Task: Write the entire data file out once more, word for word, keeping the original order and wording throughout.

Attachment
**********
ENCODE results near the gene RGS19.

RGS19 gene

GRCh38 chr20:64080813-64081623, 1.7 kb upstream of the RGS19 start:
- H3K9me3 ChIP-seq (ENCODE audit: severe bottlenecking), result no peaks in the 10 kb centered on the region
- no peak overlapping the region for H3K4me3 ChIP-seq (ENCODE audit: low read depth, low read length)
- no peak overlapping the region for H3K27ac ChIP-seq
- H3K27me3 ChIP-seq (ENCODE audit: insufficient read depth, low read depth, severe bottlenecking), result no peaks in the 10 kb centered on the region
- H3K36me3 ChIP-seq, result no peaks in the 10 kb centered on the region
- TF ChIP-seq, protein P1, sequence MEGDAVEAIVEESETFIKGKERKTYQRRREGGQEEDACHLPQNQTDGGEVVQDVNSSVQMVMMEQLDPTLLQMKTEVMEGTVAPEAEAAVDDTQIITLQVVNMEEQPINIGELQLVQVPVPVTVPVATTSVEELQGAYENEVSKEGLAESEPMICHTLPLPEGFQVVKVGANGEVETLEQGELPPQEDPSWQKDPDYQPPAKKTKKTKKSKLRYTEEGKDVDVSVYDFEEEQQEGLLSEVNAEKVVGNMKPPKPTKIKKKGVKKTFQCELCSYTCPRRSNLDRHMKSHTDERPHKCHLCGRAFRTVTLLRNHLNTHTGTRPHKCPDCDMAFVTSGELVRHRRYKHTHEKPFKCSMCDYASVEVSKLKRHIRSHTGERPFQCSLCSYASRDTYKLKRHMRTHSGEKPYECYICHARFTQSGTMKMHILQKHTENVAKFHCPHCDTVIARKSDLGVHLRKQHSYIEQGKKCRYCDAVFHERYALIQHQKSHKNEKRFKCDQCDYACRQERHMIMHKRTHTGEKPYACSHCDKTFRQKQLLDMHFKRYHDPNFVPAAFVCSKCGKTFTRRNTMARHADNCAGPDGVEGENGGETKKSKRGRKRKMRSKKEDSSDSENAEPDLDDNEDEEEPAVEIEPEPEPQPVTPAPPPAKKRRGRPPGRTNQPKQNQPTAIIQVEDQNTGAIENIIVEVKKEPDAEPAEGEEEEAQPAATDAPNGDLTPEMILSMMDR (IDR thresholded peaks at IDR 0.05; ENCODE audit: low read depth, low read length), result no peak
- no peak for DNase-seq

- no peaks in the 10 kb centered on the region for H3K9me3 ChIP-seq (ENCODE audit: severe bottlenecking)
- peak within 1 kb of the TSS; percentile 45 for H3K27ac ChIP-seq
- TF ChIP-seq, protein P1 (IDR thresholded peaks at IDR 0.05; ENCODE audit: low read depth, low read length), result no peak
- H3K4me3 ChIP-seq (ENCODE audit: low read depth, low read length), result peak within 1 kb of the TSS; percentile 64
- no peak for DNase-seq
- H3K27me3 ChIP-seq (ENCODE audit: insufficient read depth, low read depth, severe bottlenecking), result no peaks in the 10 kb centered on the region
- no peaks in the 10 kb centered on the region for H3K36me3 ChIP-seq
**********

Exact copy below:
ENCODE results near the gene RGS19.

RGS19 gene

GRCh38 chr20:64080813-64081623, 1.7 kb upstream of the RGS19 start:
- H3K9me3 ChIP-seq (ENCODE audit: severe bottlenecking), result no peaks in the 10 kb centered on the region
- no peak overlapping the region for H3K4me3 ChIP-seq (ENCODE audit: low read depth, low read length)
- no peak overlapping the region for H3K27ac ChIP-seq
- H3K27me3 ChIP-seq (ENCODE audit: insufficient read depth, low read depth, severe bottlenecking), result no peaks in the 10 kb centered on the region
- H3K36me3 ChIP-seq, result no peaks in the 10 kb centered on the region
- TF ChIP-seq, protein P1, sequence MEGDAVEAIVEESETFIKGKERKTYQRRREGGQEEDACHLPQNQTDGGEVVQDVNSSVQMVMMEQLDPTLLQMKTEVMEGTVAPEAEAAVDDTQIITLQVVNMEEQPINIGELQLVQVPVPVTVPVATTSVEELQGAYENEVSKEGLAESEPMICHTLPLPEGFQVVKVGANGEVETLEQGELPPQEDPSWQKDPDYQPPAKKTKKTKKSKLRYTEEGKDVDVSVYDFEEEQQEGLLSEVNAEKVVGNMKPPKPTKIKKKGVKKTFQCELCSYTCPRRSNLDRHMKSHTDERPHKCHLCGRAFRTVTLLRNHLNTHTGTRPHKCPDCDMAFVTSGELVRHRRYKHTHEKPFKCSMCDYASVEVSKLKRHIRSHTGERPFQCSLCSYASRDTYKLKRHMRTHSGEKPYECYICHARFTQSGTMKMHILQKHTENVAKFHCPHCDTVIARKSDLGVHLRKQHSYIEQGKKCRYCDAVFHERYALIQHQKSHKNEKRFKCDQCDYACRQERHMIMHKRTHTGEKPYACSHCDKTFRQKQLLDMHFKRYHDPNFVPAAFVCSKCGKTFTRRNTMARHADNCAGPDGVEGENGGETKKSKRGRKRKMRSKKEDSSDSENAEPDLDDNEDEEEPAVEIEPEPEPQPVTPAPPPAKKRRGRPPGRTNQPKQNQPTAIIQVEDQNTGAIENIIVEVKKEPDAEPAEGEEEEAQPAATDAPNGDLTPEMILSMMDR (IDR thresholded peaks at IDR 0.05; ENCODE audit: low read depth, low read length), result no peak
- no peak for DNase-seq

- no peaks in the 10 kb centered on the region for H3K9me3 ChIP-seq (ENCODE audit: severe bottlenecking)
- peak within 1 kb of the TSS; percentile 45 for H3K27ac ChIP-seq
- TF ChIP-seq, protein P1 (IDR thresholded peaks at IDR 0.05; ENCODE audit: low read depth, low read length), result no peak
- H3K4me3 ChIP-seq (ENCODE audit: low read depth, low read length), result peak within 1 kb of the TSS; percentile 64
- no peak for DNase-seq
- H3K27me3 ChIP-seq (ENCODE audit: insufficient read depth, low read depth, severe bottlenecking), result no peaks in the 10 kb centered on the region
- no peaks in the 10 kb centered on the region for H3K36me3 ChIP-seq